DSA 1, 2 and 3 also have facilities for radio science experiments, allowing scientists to study the characteristics of matter through which the spacecraft-ground communication signals travel.

New Norcia and Cebreros were completed in November 2002 and September 2005, respectively, while Malargüe entered routine service in January 2013.

ESTRACK Augmented Network

The Estrack system is complemented by commercially operated stations provided thru service contracts with organisations such as the Swedish Space Corporation (SSC) and Kongsberg Satellite Services AS (KSAT, Norway).

These include:

  1. SPH-1/2 at South Point, Hawaii (USA)
  2. AGO-1 in Santiago (Chile)
  3. TR-1 at TrollSat, Antarctica (Norway)
  4. SG-3 at Svalbard (Norway)
  5. DON-1/2 at Dongara (Australia)

Estrack Cooperative Network

Additional Estrack Cooperative Network stations are provided on a resource-sharing basis by other organisations, including ASI (Italy), CNES (France), DLR (Germany), NASA's Deep Space Network and Goddard Space Flight Centre and JAXA (Japan).

These stations have supported Mars Express, Integral, Venus Express and Rosetta, among many others.

The Canberra Deep Space Communication Complex, Australia

This global network allows ESA missions to make use of a wide number of ground terminals in geographically advantageous locations, mainly during LEOP or other critical mission phases.

Conversely, Estrack resources are also shared with other agencies to maximise efficiency and enhance scientific returns.

For example, ESA presently has specific Memorandum of Understanding (MOU) agreements in place for NASA Deep Space Network (DSN) support to Mars Express, Venus Express and Rosetta, while the ATV vessels use NASA's Tracking and Data Relay Satellite System (TDRSS) network while flying to the ISS.

EU, International regulations and standards

Estrack terminals operate in the ITU (International Telecommunications Union) frequency bands allocated to the "space science services" and to the "fixed-satellite service" in the case of Artemis – ESA's telecommunications satellite – supported from Redu.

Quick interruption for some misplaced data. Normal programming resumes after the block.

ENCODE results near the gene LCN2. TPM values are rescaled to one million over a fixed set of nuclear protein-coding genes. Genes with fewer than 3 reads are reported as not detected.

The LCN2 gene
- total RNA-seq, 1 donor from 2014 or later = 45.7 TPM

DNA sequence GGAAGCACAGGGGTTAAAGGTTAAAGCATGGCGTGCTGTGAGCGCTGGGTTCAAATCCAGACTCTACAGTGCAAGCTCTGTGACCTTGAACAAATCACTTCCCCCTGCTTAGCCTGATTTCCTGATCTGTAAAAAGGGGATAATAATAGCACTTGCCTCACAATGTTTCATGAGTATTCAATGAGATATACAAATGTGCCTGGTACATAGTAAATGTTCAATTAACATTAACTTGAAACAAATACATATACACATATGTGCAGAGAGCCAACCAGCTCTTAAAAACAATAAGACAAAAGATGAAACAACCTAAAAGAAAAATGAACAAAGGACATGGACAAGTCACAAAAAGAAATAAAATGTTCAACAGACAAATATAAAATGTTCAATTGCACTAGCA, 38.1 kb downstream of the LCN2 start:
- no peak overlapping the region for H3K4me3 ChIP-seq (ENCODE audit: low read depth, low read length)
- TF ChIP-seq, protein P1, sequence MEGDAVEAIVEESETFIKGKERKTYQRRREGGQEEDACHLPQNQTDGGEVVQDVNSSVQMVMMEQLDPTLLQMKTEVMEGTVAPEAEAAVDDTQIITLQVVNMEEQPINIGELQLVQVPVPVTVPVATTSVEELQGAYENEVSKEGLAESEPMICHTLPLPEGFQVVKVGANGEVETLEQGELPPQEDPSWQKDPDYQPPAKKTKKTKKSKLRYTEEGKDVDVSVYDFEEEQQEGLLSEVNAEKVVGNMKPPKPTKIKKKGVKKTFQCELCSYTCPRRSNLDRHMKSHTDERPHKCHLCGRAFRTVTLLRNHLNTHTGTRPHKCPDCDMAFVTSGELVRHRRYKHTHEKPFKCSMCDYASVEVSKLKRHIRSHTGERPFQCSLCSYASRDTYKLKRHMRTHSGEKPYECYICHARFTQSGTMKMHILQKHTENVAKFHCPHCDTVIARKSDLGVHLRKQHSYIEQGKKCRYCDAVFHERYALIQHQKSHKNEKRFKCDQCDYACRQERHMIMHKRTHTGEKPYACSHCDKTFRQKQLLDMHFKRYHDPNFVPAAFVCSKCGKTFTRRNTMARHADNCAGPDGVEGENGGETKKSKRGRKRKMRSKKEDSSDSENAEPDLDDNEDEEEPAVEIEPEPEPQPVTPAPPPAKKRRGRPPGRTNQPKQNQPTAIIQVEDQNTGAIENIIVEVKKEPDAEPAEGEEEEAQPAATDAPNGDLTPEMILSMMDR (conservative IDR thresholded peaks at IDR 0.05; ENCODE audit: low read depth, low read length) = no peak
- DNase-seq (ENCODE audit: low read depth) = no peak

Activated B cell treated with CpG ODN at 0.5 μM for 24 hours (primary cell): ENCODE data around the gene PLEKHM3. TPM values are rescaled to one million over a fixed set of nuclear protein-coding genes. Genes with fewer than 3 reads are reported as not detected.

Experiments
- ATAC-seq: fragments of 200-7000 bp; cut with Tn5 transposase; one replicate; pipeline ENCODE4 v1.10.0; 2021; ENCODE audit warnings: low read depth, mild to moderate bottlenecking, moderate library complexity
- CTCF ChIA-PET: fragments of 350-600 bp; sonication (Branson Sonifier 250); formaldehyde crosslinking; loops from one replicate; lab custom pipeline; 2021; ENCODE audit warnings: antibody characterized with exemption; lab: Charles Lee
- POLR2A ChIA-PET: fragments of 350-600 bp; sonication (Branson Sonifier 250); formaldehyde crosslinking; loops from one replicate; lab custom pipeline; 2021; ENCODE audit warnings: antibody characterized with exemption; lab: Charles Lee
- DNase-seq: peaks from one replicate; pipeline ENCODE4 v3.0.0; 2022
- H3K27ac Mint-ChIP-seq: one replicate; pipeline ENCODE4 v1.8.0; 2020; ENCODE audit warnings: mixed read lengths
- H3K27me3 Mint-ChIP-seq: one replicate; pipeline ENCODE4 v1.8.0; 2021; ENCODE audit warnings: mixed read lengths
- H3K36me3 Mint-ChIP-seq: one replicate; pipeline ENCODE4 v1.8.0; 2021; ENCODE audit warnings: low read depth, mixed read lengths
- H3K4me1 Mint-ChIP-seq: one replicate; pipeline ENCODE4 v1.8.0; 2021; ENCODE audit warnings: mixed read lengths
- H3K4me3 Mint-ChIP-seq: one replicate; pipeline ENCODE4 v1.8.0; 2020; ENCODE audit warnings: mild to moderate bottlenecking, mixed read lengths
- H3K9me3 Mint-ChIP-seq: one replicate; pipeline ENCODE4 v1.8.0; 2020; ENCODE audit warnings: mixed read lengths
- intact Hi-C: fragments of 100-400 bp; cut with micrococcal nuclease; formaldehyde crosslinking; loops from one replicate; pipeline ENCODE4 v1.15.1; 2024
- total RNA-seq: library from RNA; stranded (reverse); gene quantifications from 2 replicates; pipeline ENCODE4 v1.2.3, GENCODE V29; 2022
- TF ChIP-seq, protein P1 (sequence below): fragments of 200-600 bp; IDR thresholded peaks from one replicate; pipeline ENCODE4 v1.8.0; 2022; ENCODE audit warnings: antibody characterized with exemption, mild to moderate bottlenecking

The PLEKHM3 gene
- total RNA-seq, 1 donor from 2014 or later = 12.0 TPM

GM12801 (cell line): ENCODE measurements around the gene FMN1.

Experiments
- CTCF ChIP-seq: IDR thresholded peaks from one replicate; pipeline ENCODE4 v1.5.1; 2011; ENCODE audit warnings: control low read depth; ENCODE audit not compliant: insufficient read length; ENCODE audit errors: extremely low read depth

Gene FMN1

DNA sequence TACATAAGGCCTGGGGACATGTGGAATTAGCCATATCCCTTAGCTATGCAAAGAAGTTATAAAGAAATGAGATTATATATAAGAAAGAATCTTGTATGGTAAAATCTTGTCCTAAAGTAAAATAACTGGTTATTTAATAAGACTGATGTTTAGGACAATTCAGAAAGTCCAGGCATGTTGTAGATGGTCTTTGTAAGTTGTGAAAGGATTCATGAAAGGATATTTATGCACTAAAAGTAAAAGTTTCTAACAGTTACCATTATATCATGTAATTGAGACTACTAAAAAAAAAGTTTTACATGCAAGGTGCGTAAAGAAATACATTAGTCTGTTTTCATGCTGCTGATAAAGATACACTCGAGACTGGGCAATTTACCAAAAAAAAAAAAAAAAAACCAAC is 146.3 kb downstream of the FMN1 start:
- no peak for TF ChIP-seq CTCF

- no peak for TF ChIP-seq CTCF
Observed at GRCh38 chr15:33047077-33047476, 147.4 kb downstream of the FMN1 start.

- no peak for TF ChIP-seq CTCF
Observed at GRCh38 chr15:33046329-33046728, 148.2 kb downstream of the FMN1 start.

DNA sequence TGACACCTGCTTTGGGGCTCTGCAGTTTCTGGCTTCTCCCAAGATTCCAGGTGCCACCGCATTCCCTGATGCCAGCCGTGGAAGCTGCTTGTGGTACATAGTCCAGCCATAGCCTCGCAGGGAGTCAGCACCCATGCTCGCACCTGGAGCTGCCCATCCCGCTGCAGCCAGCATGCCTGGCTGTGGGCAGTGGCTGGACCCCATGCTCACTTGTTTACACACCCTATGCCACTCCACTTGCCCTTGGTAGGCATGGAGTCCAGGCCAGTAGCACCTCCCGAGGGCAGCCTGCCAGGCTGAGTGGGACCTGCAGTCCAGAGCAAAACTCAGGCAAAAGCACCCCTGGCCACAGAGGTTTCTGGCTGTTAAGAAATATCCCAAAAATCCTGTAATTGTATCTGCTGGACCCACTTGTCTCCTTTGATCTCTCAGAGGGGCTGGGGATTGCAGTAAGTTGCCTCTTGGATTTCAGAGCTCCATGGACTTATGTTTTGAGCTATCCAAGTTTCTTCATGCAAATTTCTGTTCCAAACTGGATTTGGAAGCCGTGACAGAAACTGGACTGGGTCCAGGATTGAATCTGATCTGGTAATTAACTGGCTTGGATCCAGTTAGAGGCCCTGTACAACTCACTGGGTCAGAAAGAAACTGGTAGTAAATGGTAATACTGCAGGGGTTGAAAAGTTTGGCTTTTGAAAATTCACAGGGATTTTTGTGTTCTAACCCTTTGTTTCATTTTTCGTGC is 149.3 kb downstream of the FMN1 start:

The ITU regulates radio frequencies

In accordance with ITU radio regulations and agreements between ESA and the station host countries, ESTRACK terminals respect the requirements on minimum elevation angle and maximum power radiated toward the Earth surface, as well as any site-specific constraints included in these agreements.

Individual frequency licenses are obtained for any missions to be supported by ESTRACK. ESTRACK stations are designed in accordance with the European Cooperation for Space Standardisation (ECSS) standards.

Typical Estrack station technical profile

The table below provides the technical profile of a typical ESA S- or X-band ground station. Note for comparison that a typical 'high-speed' home DSL Internet connection in Western Europe provides a download data rate of 1.5-5 mbps.

Characteristic

Typical range

Antenna dish diameter 15m, 35m
Transmit frequency
S-band 2025-2120 MHz
X-band 7145-7235 MHz
Receive frequency
S-band 2200-2300 MHz
X-band 8400-8500 MHz
Telemetry (downlink)
Normal data rate up to 1 Mbps
Maximum data rate up to 105 Mbps
Telecommand (up-link)
Normal data rate 2 Kbps
Tracking
Range accuracy 1 m
Range rate accuracy 0.1 mm/s

Estrack brochure (PDF)

 
ESA ESTRACK brochure from ESA/ESOC - Darmstadt, Germany

Last update: 22 January 2013